‘Secret Lion’ holds dark mirror to society | TahoeDailyTribune.com

‘Secret Lion’ holds dark mirror to society

Nancy Oliver Hayden

History, intrigue, mystery, secrets, suspense and the intertwining of facts and fiction make “The Secret Lion” a fascinating novel. Few know about the mysterious events that occurred in the summer of 1553 in England, which led up to the death of 16-year-old Edward VI, son of Henry VIII. This is the subject of Christopher (C.W.) Gortner’s debut historical novel, “The Secret Lion.”

“The success of historical mysteries, particularly books set in the Tudor era, will make “The Secret Lion” appealing to fans of genre. What sets this book apart, however, is the dark mirror it holds up to a bygone society, that despite its differences, holds uncanny similarities to our own – a society where the hunger for power, and struggle to retain it, will be familiar to the modern-day reader,” Gortner said.

The lead character in “The Secret Lion,” Brendon Prescott, comes to Edward VI’s court in the summer of 1553 as a squire to Robert Dudley. A foundling reared in the Dudley household, Brendan has no idea who his parents were. Upon his arrival in London, he witnesses the unexpected entry of the Princess Elizabeth as she steals into the city determined to uncover the truth about her brother the King, whom she has been denied leave to visit. Rumors of Edward’s fatal illness run rampant; and when Lord Robert sends Brendan to the Princess with an illicit message, it plunges him and Elizabeth into danger. As Brendan races to save the Princess from a vengeful opponent intent on her destruction, he begins to unravel the secret of his own mysterious birth.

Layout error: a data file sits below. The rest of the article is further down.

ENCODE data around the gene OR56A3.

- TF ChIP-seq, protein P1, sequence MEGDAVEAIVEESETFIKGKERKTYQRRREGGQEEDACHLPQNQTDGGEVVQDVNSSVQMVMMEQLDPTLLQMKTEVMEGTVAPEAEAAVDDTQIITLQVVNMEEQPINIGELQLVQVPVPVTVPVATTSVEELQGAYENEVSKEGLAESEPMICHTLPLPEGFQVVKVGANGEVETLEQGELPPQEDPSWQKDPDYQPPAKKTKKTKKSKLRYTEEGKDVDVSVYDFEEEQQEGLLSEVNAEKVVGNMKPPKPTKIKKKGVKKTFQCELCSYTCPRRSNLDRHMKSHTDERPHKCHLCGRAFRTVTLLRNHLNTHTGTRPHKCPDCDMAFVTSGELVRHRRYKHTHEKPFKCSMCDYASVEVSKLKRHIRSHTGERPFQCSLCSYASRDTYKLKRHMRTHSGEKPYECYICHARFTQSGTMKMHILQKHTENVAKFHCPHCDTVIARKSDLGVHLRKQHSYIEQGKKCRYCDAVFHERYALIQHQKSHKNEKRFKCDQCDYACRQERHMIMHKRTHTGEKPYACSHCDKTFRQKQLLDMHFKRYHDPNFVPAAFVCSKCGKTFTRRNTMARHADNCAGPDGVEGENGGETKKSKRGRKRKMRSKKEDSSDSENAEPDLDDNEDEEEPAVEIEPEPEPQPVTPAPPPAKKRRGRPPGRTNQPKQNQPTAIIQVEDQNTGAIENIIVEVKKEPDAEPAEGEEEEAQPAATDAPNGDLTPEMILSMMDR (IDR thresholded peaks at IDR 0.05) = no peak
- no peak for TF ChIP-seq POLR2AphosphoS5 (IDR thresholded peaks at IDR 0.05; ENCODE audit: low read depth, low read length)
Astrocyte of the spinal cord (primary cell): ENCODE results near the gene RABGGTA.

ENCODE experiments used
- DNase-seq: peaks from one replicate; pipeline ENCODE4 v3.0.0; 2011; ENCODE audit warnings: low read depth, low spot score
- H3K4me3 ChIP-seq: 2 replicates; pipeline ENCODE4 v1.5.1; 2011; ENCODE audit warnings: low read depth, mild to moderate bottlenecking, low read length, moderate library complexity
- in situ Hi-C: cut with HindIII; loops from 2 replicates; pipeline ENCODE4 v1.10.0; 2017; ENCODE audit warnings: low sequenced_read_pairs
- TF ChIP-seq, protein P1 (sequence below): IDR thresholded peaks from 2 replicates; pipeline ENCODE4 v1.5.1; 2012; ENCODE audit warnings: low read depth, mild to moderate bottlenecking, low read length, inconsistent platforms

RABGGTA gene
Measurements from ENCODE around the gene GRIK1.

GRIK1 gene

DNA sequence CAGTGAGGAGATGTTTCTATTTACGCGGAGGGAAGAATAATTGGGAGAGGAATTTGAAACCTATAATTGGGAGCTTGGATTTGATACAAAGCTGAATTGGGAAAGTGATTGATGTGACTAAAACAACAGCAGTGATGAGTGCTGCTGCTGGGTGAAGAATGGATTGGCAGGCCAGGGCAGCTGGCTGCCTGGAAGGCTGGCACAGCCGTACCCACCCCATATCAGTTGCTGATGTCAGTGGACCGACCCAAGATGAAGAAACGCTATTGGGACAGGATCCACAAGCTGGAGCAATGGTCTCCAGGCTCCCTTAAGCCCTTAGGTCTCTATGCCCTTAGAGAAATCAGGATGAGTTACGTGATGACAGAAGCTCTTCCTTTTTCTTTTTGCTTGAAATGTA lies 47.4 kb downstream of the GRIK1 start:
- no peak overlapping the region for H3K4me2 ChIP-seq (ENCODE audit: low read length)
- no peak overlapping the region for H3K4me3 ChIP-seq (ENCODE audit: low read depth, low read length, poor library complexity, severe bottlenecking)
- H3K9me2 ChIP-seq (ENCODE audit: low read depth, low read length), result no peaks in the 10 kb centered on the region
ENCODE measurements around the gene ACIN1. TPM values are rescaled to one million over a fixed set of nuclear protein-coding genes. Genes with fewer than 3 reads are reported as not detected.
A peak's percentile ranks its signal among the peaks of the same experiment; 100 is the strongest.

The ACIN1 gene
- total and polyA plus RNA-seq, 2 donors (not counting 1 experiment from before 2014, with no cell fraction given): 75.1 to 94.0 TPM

Four years of research and access to period documentation went into the creation of “The Secret Lion.” A life-long scholar, Gortner holds a MA and a MFA in writing, with an emphasis on Renaissance history. He has taught seminars on the 16th century at various education institutions, including the New College of California.

“History is my lodestone. I wanted to explore the Tudor underworld in a way modern day readers can understand,” Gortner said. “While in college, I began writing historical fiction out of an insatiable curiosity to delve beyond the facts. For me, historical fiction helps re-create the past in a sensory way.”

Good news for Gortner’s fans – “The Secret Lion” is the first in a projected series called The Spymaster Chronicles. He currently is at work on “The Lioness Hunt,” the second book in The Spymaster Chronicles, and “Queen of Shadow,” a novel about Juana the Mad of Castile.

For more about C.W. Gortner visit his Web site at http://www.leonibus.com.

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